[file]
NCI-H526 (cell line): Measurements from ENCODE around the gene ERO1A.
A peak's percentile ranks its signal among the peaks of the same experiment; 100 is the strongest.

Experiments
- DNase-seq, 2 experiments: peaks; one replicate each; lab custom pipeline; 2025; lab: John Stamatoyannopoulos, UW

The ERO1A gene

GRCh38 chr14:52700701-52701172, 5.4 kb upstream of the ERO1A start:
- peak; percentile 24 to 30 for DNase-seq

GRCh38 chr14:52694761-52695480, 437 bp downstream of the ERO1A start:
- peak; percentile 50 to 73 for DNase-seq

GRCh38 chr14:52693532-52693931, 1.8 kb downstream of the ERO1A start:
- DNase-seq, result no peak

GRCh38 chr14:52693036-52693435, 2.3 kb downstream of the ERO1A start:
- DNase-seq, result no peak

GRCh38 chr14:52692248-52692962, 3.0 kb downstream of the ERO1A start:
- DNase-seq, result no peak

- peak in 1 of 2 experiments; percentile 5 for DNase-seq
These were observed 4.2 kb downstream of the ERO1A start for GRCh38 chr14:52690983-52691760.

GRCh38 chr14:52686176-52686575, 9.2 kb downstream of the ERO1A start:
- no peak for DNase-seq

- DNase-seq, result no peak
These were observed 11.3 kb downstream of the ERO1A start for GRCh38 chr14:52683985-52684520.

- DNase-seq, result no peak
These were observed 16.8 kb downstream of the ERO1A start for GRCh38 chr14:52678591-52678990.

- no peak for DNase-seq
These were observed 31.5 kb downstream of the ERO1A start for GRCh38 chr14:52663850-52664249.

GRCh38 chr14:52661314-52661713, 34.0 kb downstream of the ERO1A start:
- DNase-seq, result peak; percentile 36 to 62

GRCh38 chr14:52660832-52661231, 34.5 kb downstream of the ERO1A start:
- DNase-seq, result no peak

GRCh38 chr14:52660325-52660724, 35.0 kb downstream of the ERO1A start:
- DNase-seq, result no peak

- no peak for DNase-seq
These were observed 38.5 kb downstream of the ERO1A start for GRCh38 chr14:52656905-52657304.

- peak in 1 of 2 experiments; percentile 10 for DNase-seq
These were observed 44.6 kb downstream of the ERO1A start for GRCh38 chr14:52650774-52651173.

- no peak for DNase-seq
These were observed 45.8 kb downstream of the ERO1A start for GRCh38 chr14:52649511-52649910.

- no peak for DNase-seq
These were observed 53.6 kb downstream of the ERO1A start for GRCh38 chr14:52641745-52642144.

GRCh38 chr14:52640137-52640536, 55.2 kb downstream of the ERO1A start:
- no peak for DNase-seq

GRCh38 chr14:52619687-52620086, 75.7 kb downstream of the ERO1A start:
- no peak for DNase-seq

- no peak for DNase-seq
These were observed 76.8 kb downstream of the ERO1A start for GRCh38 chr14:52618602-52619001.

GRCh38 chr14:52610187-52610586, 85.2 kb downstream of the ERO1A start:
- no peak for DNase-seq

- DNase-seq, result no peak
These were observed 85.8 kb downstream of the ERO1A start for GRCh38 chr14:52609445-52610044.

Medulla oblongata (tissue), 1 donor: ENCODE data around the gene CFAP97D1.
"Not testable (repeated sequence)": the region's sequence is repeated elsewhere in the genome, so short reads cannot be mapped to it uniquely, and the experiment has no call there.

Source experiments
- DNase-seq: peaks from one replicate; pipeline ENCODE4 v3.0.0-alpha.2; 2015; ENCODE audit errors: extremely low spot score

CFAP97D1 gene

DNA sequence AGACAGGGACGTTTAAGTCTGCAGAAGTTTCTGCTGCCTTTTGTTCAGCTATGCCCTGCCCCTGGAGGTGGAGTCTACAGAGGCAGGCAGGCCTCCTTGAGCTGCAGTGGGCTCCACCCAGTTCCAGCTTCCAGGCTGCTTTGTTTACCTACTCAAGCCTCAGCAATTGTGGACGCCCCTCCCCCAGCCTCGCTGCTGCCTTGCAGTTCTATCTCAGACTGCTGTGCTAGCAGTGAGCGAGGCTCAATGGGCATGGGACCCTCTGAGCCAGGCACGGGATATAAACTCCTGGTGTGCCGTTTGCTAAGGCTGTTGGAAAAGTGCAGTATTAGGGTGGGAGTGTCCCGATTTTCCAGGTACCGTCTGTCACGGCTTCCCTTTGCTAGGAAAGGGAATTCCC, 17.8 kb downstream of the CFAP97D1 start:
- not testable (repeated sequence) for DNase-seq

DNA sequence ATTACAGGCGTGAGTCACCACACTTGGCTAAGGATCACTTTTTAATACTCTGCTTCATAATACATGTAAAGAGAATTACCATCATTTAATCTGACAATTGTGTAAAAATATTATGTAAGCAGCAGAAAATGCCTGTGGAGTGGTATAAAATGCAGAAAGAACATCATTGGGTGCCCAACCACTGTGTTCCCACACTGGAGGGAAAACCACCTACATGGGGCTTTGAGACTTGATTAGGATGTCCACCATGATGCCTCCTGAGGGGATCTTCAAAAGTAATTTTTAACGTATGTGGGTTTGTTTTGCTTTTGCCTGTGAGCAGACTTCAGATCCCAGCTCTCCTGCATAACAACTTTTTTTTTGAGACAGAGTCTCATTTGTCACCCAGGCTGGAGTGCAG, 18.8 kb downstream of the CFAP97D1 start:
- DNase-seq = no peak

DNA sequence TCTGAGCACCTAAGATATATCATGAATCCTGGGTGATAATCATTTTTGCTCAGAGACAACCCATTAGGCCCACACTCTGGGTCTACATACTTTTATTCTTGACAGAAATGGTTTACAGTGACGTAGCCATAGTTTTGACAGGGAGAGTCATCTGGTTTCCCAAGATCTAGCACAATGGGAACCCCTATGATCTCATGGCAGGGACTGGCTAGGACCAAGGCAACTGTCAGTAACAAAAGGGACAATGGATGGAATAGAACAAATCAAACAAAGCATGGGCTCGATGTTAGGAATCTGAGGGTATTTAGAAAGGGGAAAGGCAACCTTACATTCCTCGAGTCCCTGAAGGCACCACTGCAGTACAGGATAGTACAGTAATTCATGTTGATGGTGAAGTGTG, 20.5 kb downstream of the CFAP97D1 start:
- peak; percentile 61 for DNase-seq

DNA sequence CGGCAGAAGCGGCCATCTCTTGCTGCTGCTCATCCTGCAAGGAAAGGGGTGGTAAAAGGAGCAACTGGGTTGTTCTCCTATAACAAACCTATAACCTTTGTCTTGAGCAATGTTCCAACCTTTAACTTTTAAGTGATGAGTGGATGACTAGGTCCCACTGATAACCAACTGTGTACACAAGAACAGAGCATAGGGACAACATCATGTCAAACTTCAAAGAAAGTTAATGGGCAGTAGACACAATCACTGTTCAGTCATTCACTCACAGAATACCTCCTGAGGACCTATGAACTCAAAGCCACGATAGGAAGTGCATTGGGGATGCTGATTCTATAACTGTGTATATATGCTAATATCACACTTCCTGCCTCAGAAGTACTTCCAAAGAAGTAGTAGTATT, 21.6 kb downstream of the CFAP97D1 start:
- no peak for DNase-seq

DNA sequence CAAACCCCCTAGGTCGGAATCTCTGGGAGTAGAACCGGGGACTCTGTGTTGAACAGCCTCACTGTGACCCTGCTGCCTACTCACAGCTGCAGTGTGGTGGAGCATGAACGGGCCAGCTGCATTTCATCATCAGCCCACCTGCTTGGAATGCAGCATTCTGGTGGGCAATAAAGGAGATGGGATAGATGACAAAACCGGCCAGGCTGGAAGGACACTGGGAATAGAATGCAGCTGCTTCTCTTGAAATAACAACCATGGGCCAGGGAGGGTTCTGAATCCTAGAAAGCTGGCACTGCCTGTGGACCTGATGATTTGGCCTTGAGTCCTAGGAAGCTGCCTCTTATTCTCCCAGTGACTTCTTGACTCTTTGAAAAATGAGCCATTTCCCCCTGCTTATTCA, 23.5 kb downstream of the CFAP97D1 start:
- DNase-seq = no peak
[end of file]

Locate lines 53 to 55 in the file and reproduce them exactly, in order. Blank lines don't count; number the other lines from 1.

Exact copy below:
- DNase-seq: peaks from one replicate; pipeline ENCODE4 v3.0.0-alpha.2; 2015; ENCODE audit errors: extremely low spot score

CFAP97D1 gene

DNA sequence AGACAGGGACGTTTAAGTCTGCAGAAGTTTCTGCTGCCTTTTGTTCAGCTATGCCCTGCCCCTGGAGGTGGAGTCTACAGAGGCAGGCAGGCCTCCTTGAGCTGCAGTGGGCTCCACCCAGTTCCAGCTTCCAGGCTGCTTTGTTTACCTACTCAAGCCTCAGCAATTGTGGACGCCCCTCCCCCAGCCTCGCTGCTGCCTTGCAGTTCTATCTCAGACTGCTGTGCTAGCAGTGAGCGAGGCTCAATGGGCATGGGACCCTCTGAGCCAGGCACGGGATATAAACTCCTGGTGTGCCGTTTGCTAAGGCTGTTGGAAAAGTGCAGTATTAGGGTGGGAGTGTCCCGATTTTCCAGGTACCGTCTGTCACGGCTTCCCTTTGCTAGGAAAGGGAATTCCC, 17.8 kb downstream of the CFAP97D1 start: